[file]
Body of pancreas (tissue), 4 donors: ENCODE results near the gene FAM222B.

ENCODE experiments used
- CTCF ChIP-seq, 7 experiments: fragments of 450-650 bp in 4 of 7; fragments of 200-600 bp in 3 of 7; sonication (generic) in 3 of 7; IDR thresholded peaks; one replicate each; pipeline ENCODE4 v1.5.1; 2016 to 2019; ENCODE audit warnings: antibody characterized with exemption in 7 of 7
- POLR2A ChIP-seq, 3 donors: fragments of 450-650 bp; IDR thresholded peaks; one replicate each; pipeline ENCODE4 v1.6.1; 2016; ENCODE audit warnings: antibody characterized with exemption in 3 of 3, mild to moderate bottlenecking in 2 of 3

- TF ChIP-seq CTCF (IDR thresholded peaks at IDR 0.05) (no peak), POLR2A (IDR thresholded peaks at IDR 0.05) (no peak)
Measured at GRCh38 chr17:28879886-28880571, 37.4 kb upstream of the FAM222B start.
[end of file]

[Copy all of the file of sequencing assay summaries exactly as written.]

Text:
Body of pancreas (tissue), 4 donors: ENCODE results near the gene FAM222B.

ENCODE experiments used
- CTCF ChIP-seq, 7 experiments: fragments of 450-650 bp in 4 of 7; fragments of 200-600 bp in 3 of 7; sonication (generic) in 3 of 7; IDR thresholded peaks; one replicate each; pipeline ENCODE4 v1.5.1; 2016 to 2019; ENCODE audit warnings: antibody characterized with exemption in 7 of 7
- POLR2A ChIP-seq, 3 donors: fragments of 450-650 bp; IDR thresholded peaks; one replicate each; pipeline ENCODE4 v1.6.1; 2016; ENCODE audit warnings: antibody characterized with exemption in 3 of 3, mild to moderate bottlenecking in 2 of 3

- TF ChIP-seq CTCF (IDR thresholded peaks at IDR 0.05) (no peak), POLR2A (IDR thresholded peaks at IDR 0.05) (no peak)
Measured at GRCh38 chr17:28879886-28880571, 37.4 kb upstream of the FAM222B start.